She followed the road as it passed by the keep’s wall, turning south-west, then took the road that turned sharply north, heading towards the coast line. In an hour the evergreens gave way to a broad leaf forest and Kera turned off the road to a small side trail. She dismounted a fair distance from the trail, strung her bow and, after securing the horse, went in search of game.


The day was warm and sunny and Kera had no problems finding something to shoot at. She spotted a fat magpie perched on a tree branch and after a moment of aiming, released the arrow.


The missile passed just over the bird, crashing into the leaves in the upper branches and finally fell back to the ground. The bird took the hint at the first sign of trouble and flew away. Retrieving the arrow with a muttered curse, Kera went further down the path, hoping the next shot she took would be more effective.


Scrambling up a small hill, she sat down and looked around the forest. It was filled with life. Up above birds flew back and forth at the tops of the trees, but Kera would not even dare shooting one in mid-flight. She spotted a squirrel and took aim, but immediately began to feel sorry for the little animal, peacefully nibbling on some forest fruit. What if she were to get lucky and hit it? She sighed and replaced the arrow she held in the quiver on her back. The squirrel happily snapped its tail and kept on eating. Kera smiled at it and climbed down the other side of the hill.


The slope here was much rockier and steeper and it took Kera much longer to go the same distance to the forest floor. The woods here took a darker appearance, the broad leafed trees once again merging with pines.


Kera looked around. On a second glance the forest wasn’t all that different. The birds were still high above in the trees and a pair of squirrels chased each other around a particularly large stump.


Kera wandered a little deeper into the forest. One pine had a natural discoloration that looked like a rabbit and Kera drew another arrow, thinking that an inanimate target would be as good as a live one. She drew the string back to her ear, as Rien had taught her and let the arrow fly. Missing its intended target, the arrow struck a tree a few feet back.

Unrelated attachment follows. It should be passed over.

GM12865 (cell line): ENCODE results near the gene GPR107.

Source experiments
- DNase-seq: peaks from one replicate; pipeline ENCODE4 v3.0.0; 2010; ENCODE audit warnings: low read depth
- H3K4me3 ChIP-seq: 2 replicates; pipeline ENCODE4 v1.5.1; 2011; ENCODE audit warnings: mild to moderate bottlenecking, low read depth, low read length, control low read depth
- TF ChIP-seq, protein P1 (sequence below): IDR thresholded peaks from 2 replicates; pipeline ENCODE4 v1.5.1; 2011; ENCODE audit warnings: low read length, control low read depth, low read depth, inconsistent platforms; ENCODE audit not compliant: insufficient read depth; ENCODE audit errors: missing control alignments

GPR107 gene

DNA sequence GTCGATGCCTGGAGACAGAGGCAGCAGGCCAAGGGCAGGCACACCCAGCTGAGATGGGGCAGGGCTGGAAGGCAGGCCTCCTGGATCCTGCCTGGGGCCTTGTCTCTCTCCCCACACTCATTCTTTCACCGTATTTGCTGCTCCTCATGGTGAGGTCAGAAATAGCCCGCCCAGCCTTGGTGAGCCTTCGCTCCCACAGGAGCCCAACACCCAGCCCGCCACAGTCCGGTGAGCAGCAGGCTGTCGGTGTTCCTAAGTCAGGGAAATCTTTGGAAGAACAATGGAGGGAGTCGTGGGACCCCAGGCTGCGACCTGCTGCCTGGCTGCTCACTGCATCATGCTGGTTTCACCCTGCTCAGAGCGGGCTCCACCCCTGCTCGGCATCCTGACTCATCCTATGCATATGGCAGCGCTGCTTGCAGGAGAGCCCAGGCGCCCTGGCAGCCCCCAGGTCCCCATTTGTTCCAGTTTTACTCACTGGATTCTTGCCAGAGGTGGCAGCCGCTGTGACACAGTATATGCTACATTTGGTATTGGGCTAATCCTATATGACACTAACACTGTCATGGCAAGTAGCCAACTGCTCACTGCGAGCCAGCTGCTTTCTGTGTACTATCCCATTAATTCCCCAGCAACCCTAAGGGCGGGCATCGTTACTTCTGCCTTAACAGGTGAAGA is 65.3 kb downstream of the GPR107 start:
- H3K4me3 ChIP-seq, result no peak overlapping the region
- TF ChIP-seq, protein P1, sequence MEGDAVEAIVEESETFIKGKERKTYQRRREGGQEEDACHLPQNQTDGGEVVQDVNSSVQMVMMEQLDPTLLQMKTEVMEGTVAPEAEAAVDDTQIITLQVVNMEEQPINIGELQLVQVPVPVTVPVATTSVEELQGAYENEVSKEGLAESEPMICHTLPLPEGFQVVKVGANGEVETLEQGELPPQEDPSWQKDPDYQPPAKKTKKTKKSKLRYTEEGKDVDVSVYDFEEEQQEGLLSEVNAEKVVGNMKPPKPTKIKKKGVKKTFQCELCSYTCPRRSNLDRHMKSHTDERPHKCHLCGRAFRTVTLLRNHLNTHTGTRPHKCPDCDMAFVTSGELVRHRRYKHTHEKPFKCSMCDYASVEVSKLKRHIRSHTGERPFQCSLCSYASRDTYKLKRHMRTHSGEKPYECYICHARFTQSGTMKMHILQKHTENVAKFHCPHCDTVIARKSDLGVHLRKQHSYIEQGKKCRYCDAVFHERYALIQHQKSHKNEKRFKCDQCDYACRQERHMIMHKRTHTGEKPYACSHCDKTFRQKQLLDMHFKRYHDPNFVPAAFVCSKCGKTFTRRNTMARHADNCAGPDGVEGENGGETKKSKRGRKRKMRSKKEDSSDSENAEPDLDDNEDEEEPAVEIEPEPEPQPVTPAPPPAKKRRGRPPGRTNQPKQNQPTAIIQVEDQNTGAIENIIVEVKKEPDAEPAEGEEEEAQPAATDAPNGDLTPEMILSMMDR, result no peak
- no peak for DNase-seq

Kera threw the bow down in anger and marched over the the tree to get the arrow back. Rien ordered these arrows after they returned to Dargon a week ago. They were normal except for the fletching that permitted the arrow to fly straighter and different color rings painted around the shaft, each two finger breadth apart.


The arrow was stuck in the trunk up to the third ring and Kera quickly realized that the arrow was stuck in there for good, at least as far as her strength was concerned. She kicked the tree and stomped off in anger. After some time of pacing Kera once again picked up the bow and tried shooting the tree again. This time the arrow lodged itself just above the target and did not go in far enough to get stuck.


Kera practiced for an hour longer and finally felt competent enough to shoot at reasonably large, stationary target.


She returned to her horse and continued north, towards the Akmeron Ocean, in search of large game. By mid-afternoon she reached the north shore without seeing anything larger than a raccoon. It was as if the whole forest knew she was ready to shoot and was avoiding her. Broadleaf trees gave way to pale yellow sand and crisp waves making their way towards shore. A faint hint of salt permeated the air, distinct from the cool, earthy smells of the wood.


She hopped off the horse and lead it west along the sandy shore. At first the animal complained at its hooves sinking into the sand, but soon got used to it and followed her obediently.


Off in the distance Kera noticed a man on top of a horse coming towards her. She slowed her pace, moving closer to the water line to give him room to pass. As they got closer, she got the dreadful feeling that she knew the man approaching her and drew up the hood of the cloak, hoping she was not recognized.